Guinness has been confirmed as the new title sponsor of the Six Nations, with the Championship to be renamed as the Guinness Six Nations from 2019.
The new six-year deal strengthens the Irish stout brand’s commitment to rugby, adding to its portfolio that includes the Guinness PRO14 and partnerships with the four Home Unions as well as leading European clubs Leinster and Munster.
Guinness says it will use the partnership “to champion both the player and fan experience,” committing to encourage adult fans watching or attending the games to drink responsibly.
Commenting on the agreement, Six Nations CEO Benjamin Morel said: “We are absolutely delighted to enhance our long-standing relationship with Guinness and they will be a terrific title sponsor.
“Guinness are world leaders and our partnership between two iconic brands will enable us to reach new audiences on a global scale.
“We could not be more excited to be working with the Guinness team over the coming years on developing new and innovative ways to connect with our fans and consumers.”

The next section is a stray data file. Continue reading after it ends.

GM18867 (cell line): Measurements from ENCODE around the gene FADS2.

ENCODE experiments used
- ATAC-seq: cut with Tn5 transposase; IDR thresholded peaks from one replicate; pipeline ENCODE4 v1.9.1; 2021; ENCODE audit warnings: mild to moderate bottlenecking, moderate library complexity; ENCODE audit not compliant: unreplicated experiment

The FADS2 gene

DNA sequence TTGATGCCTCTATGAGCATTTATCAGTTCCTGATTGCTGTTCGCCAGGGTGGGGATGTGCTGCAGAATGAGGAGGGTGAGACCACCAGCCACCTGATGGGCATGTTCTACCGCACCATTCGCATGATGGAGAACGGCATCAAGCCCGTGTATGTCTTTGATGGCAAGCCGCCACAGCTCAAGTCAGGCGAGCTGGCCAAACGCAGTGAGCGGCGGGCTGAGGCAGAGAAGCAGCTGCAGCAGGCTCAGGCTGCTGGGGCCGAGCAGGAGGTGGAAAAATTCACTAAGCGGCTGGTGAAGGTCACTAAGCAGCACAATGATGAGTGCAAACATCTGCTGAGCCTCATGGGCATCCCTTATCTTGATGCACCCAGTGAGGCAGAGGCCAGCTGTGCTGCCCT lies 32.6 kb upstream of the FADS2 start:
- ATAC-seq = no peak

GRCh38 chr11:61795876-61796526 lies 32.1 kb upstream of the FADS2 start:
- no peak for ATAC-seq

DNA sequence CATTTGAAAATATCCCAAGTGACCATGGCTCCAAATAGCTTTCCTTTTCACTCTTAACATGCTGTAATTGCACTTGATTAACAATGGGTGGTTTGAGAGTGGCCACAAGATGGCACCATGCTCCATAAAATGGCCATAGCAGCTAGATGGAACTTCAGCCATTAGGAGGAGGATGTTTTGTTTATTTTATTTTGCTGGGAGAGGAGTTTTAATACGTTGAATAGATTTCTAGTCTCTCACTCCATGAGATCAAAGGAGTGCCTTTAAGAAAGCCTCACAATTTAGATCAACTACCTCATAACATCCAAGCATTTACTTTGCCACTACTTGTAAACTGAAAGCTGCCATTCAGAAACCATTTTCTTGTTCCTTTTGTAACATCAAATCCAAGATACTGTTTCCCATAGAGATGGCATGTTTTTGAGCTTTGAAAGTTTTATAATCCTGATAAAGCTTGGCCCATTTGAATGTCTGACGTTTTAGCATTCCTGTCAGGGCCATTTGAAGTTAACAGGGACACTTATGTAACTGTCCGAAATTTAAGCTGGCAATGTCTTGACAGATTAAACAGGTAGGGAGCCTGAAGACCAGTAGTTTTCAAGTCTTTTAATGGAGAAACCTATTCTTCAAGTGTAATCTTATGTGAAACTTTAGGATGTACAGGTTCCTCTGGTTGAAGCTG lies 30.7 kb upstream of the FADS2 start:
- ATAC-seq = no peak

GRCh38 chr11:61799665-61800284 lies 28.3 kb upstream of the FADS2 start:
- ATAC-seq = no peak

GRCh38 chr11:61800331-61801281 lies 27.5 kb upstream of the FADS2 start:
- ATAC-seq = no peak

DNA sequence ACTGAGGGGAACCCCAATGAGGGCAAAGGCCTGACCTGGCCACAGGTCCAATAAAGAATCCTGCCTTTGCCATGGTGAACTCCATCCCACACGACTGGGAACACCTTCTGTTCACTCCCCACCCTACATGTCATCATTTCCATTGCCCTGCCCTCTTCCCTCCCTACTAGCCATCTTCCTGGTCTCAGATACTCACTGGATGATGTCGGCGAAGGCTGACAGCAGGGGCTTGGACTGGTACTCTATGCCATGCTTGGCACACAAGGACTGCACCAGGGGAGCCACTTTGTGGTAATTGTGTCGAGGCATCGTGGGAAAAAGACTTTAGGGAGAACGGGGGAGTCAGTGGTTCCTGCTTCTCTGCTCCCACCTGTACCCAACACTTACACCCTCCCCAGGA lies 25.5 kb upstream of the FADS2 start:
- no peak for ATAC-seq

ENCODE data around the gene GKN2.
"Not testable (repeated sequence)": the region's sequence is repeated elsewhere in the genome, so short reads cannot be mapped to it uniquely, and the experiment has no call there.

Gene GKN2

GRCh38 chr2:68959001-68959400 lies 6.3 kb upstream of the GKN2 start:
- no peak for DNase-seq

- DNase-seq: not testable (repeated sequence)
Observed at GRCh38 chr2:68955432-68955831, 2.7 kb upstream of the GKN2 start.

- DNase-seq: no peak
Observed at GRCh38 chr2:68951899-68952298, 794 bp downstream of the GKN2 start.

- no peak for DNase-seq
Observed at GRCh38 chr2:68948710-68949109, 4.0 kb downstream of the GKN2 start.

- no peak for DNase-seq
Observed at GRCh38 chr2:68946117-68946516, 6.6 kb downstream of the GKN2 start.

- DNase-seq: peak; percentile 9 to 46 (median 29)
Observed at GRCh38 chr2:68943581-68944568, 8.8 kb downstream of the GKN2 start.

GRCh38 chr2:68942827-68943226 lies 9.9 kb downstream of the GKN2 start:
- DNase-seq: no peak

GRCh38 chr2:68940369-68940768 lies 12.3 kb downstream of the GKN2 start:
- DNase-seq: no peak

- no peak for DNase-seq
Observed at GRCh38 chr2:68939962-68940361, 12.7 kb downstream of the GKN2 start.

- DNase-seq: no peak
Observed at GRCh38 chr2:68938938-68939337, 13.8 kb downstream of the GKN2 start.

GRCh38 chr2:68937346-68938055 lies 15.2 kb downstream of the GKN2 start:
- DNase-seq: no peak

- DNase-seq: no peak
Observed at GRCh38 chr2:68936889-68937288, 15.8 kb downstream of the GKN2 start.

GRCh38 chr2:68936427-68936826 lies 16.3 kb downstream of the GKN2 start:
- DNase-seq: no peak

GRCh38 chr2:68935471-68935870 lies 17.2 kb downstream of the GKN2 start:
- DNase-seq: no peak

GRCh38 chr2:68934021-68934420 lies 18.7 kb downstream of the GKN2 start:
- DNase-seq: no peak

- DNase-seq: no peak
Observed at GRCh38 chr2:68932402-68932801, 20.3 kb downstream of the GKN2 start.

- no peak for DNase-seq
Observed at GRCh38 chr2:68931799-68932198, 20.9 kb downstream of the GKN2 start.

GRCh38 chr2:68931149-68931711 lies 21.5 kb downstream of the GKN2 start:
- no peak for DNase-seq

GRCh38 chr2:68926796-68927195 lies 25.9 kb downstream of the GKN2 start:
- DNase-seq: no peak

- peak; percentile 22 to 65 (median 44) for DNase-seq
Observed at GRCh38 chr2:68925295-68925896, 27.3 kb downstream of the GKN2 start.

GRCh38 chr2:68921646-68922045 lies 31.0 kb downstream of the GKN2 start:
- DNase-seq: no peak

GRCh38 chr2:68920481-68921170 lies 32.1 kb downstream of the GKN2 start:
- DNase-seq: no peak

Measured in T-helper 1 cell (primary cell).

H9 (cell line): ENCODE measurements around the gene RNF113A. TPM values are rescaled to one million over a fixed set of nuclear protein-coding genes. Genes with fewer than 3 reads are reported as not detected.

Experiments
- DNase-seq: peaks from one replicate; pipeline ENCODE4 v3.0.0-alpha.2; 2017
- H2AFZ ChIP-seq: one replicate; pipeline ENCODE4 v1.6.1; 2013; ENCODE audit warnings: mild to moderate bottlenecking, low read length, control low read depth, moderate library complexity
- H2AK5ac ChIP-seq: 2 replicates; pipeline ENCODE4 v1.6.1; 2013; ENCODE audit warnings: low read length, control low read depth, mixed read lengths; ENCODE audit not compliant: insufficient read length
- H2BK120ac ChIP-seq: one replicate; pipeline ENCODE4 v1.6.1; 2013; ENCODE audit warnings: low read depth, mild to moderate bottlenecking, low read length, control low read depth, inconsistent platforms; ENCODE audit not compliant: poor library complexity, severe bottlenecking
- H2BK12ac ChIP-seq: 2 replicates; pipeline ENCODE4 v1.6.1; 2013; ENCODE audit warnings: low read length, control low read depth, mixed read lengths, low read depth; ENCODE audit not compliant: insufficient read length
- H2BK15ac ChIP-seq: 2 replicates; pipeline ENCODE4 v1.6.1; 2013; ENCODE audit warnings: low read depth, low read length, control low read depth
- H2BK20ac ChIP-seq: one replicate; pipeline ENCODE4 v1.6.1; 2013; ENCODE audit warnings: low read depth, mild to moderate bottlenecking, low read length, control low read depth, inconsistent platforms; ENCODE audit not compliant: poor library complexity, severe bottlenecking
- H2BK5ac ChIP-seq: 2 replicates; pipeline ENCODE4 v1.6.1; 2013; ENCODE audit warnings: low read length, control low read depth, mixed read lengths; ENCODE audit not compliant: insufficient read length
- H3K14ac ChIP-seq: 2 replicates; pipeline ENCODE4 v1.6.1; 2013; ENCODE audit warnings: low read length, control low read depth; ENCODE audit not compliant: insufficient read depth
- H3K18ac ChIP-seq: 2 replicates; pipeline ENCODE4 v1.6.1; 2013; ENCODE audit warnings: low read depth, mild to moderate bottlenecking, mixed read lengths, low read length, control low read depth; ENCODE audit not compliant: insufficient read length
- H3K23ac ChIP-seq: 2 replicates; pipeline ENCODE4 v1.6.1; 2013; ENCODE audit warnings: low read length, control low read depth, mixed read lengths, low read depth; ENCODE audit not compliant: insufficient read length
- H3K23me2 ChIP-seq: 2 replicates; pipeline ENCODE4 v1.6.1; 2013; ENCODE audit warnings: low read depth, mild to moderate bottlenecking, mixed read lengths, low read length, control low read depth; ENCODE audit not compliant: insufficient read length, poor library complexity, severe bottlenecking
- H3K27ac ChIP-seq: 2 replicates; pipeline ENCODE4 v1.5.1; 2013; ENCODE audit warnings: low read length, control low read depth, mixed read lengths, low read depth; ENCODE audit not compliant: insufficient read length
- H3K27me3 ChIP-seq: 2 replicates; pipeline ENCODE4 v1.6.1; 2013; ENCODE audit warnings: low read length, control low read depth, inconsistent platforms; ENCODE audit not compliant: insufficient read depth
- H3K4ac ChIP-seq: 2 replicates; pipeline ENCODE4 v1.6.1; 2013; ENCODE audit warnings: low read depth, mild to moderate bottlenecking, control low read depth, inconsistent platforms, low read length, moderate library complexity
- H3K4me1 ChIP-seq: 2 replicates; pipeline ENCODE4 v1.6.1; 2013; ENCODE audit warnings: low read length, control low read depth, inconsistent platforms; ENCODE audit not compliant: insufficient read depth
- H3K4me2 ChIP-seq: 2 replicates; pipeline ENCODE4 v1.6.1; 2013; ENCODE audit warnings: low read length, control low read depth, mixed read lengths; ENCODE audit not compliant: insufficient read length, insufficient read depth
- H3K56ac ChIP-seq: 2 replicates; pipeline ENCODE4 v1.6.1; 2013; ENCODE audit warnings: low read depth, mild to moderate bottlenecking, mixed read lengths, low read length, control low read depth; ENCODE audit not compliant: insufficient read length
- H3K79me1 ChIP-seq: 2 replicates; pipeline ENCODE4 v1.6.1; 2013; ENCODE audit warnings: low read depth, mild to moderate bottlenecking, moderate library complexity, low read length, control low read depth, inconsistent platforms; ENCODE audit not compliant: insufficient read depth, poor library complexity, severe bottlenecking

Diageo President for Europe, Turkey and India, John Kennedy added: “We are really looking forward to the start of the Guinness Six Nations in February 2019.
“Working with the Six Nations, we want to enhance both the Championship and the fan experience whilst using the partnership to encourage the adult fans watching, or attending, the games to drink responsibly.”
Mark Sandys, global head of beer, Baileys and Smirnoff at Diageo said: “This announcement affirms our long-standing support for the game of rugby and cements our position as one of the world’s biggest rugby supporters.
“We truly believe in the power of sport to connect communities and we’ll be working with the Six Nations to ensure that fans’ experience of the Guinness Six Nations is their best yet.”
Guinness takes over Six Nations title sponsorship from NatWest, which took on a one-year deal last season after the Six Nations ended its longstanding agreement with RBS.
The value of the rights is believed to have dropped considerably from the reported £100 million six-year asking price with which Six Nations went to market in 2017.